UCHealth is in the process of expanding its palliative care program in northern Colorado to include outpatient services.
“It’s what is best for the patient,” said Joann Lovins, senior director of UCHealth oncology in northern Colorado, who is spearheading the new program.
But to explain why it’s best for the patient, one must first understand what palliative care is and is not.
“The biggest misconception is that palliative care is the same as hospice care,” said Dr. Joe Lopez, UCHealth’s medical director of Palliative Care at Poudre Valley Hospital and Medical Center of the Rockies.
While hospice care is an end-of-life service, usually provided in the last six months and when curable treatments are no longer being considered, palliative care is best started before a person’s chronic illness even lands him or her in the hospital, Lopez said.
But whether inpatient or outpatient palliative care is used, the service is there to help patients and their families — at any stage of a serious illness — identify goals of care and goal-aligning treatments. A palliative care expert helps in the decision-making process, addresses pain management and symptom control — whether spiritual, emotional or physical — all while the patient, no matter the age, continues to seek disease-focused treatment options. The service works alongside primary treating services to provide an extra layer of support to improve the quality of life for both patients and their families.
Studies show that patients who utilize palliative care have fewer emergency room visits and fewer days in the hospital and skilled nursing facilities, said Jean Kutner, MD, MSPH, chief medical officer and palliative medicine physician at UCHealth’s University of Colorado Hospital in Aurora.
“Palliative care improves quality of life, and recent data has also shown that it can improve longevity for patients with severe, chronic illness,” said Dr. Matthew Sorensen, oncologist with UCHealth Cancer Center in Fort Collins. “Our core purpose as medical providers is to provide patients with both of these things in balance, depending on the clinical scenario.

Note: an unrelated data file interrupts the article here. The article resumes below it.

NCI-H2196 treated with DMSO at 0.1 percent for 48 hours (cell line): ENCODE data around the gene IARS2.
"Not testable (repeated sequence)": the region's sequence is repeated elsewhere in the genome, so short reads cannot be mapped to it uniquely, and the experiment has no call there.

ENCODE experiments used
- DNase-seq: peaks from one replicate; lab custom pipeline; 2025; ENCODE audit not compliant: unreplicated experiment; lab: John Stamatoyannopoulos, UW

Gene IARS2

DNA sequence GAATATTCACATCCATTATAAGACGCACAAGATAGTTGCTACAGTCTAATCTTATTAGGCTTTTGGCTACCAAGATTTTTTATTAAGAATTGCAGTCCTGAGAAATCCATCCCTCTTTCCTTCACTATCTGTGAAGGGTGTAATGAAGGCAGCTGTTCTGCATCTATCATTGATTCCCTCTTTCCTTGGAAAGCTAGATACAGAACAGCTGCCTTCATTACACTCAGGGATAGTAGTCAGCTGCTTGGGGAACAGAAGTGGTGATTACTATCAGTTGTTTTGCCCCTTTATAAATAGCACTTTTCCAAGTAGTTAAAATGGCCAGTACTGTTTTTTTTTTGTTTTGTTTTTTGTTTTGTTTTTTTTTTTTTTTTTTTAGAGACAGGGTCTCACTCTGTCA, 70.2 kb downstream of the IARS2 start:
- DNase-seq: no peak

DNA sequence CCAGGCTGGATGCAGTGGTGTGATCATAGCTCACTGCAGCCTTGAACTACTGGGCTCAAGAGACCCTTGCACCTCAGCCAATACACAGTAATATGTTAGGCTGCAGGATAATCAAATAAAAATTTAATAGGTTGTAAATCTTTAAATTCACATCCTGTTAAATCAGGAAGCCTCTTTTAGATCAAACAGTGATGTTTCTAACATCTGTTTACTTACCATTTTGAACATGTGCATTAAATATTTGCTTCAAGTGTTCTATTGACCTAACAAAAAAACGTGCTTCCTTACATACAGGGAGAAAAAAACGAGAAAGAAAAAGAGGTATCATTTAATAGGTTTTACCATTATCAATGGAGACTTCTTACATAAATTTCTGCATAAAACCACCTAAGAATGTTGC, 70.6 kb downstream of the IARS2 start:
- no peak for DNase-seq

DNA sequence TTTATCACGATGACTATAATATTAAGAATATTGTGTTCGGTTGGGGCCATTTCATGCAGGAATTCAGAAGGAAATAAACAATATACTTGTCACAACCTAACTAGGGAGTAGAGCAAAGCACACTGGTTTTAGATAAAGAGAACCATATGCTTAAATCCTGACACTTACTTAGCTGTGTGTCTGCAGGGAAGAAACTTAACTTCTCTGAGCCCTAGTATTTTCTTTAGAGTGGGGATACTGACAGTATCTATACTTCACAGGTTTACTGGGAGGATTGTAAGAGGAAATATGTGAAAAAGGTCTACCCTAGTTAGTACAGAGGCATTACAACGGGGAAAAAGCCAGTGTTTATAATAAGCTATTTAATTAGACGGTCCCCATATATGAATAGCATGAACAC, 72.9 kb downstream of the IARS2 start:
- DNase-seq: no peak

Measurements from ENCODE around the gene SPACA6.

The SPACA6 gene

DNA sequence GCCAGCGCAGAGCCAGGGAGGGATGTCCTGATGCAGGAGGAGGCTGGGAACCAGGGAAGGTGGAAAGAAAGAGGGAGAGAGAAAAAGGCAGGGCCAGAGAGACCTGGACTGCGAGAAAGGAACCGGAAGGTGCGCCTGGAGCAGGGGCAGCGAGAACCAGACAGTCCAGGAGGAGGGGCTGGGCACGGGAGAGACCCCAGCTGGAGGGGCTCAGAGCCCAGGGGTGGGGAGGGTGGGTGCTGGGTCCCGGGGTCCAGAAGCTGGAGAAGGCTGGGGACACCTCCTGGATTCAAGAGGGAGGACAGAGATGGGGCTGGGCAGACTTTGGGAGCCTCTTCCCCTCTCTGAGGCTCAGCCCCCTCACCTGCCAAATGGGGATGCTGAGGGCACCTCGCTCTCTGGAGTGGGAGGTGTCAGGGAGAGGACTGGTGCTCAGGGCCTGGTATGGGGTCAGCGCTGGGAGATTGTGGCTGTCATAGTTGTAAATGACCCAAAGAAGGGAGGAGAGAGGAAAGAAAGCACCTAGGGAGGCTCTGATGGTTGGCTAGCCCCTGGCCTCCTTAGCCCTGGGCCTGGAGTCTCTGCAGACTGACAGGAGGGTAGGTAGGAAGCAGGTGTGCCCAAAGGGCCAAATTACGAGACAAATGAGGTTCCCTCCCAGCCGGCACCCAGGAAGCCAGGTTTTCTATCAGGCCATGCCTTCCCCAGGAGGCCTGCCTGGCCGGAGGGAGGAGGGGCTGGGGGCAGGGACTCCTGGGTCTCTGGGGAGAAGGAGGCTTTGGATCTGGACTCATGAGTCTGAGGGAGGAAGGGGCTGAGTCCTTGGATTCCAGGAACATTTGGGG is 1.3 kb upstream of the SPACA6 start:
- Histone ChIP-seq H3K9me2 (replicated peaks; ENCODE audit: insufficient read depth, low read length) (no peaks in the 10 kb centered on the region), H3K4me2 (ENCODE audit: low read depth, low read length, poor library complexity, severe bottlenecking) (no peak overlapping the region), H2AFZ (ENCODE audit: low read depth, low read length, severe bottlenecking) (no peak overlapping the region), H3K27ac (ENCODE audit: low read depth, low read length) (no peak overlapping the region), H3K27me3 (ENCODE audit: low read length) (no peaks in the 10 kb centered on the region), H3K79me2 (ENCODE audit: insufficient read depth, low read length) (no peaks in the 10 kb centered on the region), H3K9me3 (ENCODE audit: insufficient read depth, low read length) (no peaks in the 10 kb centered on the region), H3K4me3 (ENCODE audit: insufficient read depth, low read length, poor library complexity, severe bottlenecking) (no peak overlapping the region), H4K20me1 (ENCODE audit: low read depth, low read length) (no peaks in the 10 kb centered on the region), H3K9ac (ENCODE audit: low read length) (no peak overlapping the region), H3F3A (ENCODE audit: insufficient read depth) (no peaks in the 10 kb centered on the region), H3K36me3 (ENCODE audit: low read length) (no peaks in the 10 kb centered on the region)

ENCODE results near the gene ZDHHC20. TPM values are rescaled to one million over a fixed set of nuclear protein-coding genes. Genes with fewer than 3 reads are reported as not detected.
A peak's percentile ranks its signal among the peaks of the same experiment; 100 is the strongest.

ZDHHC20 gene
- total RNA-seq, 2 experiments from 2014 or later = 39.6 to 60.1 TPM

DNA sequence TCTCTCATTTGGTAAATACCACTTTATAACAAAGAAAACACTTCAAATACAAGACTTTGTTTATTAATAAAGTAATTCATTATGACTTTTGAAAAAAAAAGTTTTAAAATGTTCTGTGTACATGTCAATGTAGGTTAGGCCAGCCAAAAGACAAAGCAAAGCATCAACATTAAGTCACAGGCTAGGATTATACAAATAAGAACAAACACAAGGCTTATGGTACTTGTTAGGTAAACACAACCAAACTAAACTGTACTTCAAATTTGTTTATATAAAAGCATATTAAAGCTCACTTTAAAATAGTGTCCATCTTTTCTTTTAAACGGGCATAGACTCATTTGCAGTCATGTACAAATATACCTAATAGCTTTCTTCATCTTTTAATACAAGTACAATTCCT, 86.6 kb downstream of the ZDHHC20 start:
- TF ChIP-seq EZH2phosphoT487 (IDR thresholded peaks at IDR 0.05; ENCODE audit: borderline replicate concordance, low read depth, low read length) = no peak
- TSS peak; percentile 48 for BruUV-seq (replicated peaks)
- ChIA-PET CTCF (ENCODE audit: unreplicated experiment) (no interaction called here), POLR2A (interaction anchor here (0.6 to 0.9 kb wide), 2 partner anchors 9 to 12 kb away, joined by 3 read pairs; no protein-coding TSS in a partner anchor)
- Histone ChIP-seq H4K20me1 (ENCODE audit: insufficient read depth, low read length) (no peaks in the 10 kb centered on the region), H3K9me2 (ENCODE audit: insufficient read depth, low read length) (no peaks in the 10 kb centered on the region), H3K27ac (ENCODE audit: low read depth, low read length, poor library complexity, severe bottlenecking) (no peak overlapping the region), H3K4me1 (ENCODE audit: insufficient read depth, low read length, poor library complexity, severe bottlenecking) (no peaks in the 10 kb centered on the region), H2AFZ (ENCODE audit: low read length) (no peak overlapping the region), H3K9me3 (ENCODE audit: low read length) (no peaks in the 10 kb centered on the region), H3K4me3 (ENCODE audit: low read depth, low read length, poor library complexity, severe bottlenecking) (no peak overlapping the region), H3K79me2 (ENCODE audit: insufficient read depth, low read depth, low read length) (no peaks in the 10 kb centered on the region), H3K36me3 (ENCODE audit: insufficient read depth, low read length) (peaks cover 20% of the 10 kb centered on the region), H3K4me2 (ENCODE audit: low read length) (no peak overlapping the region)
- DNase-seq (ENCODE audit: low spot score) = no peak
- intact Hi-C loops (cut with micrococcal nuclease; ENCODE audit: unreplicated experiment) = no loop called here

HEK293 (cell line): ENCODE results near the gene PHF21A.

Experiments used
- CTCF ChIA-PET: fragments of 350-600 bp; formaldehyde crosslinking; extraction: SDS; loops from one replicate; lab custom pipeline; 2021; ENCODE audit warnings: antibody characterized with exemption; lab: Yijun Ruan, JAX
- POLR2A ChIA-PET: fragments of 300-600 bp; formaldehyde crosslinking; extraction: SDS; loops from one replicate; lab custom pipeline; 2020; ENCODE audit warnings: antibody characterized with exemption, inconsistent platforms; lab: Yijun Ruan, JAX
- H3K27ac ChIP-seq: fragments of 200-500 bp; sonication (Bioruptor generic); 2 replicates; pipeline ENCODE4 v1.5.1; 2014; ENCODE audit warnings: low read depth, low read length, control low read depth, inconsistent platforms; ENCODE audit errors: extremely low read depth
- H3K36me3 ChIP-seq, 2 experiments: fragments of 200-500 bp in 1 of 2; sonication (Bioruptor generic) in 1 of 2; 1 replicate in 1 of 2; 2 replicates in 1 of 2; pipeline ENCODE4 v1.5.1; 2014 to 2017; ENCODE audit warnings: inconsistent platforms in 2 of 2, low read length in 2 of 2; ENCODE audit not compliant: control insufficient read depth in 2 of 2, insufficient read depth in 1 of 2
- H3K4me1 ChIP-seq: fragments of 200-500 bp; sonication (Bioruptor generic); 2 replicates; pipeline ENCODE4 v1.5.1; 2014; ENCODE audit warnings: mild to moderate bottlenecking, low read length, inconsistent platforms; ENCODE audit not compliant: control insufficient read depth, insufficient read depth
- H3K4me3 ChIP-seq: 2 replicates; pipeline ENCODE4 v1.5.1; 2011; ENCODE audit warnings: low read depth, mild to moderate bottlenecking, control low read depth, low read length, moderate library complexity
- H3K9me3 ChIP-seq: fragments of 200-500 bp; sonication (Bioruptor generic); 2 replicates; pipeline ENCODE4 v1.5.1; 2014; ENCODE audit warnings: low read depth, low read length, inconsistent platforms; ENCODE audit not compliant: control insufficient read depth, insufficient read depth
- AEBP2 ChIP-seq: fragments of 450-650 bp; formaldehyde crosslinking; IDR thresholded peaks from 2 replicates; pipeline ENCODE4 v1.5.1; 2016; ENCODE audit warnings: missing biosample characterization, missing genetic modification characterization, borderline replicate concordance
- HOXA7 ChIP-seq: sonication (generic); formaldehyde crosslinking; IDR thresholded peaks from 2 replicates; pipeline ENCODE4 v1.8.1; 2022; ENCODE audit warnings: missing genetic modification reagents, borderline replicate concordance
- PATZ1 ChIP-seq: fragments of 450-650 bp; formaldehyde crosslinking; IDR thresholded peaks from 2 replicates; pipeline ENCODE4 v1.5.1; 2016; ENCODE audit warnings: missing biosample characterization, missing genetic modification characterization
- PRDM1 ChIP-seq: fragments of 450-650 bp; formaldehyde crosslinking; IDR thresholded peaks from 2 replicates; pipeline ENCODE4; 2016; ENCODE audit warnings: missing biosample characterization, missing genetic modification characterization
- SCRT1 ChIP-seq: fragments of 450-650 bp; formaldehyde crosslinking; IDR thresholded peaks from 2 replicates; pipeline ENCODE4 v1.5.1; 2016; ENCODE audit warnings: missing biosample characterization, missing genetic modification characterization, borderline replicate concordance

“Palliative care provides a very important extra layer of care for these patients who deal with symptoms from both their underlying disease and the treatments that are given to control the disease.”
So how do palliative care teams work to complement other physicians’ services?
Whereas physicians’ primary training is in diagnosing and treating diseases, palliative care teams are made up of physicians and nurse practitioners who are specially trained and board certified in areas such as pain and symptom management, communicating outcomes and creating achievable goals for care.
“Palliative care is a proactive stance,” Sorensen said. “Much of medical care provided today is reactive in nature. When palliative care is on board for my patients early, I know that they are more likely to be successful with treatment because their symptoms are better controlled, and controlled earlier in their journey.”
UCHealth’s new program is considering a model that would further train medical professionals in palliative care, as well as provide a team of palliative care specialists for consultations and to address more demanding or complicated cases, Lovins said.
PVH and MCR have provided hospital-based palliative care services for more than three years, and Lovins said it’s a common practice to wait until a strong inpatient program is in place before expanding to outpatients. She said that now is that time as UCHealth has a strong and collaborative program along Colorado’s Front Range.
UCH implemented the first inpatient palliative care program in Colorado and added an outpatient clinic last July. UCHealth’s palliative care programs have grown stronger because of these experiences, Kutner said.
“We work closely together throughout the [UCHealth] system and developed systemwide goals within palliative care,” she said. “It’s all about the patient and making sure we are giving them the best care possible.”
Currently, Lovins and the palliative care work group are conducting a needs assessment to determine how their outpatient service could best serve the northern Colorado population. The assessment entails surveying key stakeholders, including clinical leaders and providers, support services, patients and their caregivers.
The program will pilot within UCHealth’s northern Colorado Cancer Center and oncology clinics. After a trial period of several months, Lovins said she hopes the new program will roll out into other areas, such as cardiovascular, pulmonary and neurology.
“There is this sensitivity about palliative care,” Lovins said. “We need to get the message out that it’s not about giving up; it’s a supportive piece to treatment that can help improve quality of life and survival, as well as reduce health care costs.”